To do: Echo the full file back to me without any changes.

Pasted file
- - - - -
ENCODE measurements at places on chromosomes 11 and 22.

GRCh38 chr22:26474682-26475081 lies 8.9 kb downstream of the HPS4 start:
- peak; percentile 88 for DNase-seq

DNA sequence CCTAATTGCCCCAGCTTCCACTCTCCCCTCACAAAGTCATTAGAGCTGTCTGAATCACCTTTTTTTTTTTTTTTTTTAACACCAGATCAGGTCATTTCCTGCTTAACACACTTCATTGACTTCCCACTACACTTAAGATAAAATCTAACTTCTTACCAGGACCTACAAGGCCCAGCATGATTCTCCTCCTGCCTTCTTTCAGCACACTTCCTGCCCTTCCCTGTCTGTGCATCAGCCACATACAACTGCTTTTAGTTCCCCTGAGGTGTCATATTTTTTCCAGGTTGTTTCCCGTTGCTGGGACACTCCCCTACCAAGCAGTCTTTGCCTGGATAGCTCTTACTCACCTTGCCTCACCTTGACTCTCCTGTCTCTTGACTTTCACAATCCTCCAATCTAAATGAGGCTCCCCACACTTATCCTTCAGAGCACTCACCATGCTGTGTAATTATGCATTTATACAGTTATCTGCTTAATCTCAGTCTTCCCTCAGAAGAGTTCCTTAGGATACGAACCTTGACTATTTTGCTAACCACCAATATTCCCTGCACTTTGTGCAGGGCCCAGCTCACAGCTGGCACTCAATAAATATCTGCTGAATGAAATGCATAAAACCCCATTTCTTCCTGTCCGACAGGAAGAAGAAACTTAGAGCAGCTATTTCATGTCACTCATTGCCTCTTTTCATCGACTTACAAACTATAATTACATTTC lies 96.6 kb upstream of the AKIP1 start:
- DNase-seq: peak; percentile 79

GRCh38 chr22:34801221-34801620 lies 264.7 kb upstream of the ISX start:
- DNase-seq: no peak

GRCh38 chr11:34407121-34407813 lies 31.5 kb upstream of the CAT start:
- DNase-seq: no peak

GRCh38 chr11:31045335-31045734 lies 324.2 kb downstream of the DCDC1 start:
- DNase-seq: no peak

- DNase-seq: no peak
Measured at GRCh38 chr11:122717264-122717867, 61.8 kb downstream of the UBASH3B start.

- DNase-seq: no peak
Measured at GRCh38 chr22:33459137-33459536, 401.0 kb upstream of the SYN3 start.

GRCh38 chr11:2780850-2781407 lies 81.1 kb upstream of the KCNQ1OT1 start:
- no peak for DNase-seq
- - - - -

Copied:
ENCODE measurements at places on chromosomes 11 and 22.

GRCh38 chr22:26474682-26475081 lies 8.9 kb downstream of the HPS4 start:
- peak; percentile 88 for DNase-seq

DNA sequence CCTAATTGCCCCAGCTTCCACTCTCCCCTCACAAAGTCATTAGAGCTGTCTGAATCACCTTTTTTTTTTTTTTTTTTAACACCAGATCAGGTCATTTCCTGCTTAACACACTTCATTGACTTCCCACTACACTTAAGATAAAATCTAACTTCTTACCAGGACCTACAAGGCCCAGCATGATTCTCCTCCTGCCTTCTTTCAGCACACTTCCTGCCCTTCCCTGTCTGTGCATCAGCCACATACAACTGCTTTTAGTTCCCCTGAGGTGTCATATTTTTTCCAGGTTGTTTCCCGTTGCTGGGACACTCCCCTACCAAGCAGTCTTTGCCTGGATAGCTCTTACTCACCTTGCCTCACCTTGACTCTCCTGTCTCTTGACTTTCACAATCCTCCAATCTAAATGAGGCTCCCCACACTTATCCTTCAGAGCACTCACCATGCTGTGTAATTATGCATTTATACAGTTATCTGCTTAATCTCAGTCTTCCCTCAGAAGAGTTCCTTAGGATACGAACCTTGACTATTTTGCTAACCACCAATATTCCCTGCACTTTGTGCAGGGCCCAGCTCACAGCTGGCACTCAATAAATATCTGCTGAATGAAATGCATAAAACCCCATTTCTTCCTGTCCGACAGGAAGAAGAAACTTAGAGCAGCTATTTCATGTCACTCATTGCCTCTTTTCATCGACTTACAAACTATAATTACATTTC lies 96.6 kb upstream of the AKIP1 start:
- DNase-seq: peak; percentile 79

GRCh38 chr22:34801221-34801620 lies 264.7 kb upstream of the ISX start:
- DNase-seq: no peak

GRCh38 chr11:34407121-34407813 lies 31.5 kb upstream of the CAT start:
- DNase-seq: no peak

GRCh38 chr11:31045335-31045734 lies 324.2 kb downstream of the DCDC1 start:
- DNase-seq: no peak

- DNase-seq: no peak
Measured at GRCh38 chr11:122717264-122717867, 61.8 kb downstream of the UBASH3B start.

- DNase-seq: no peak
Measured at GRCh38 chr22:33459137-33459536, 401.0 kb upstream of the SYN3 start.

GRCh38 chr11:2780850-2781407 lies 81.1 kb upstream of the KCNQ1OT1 start:
- no peak for DNase-seq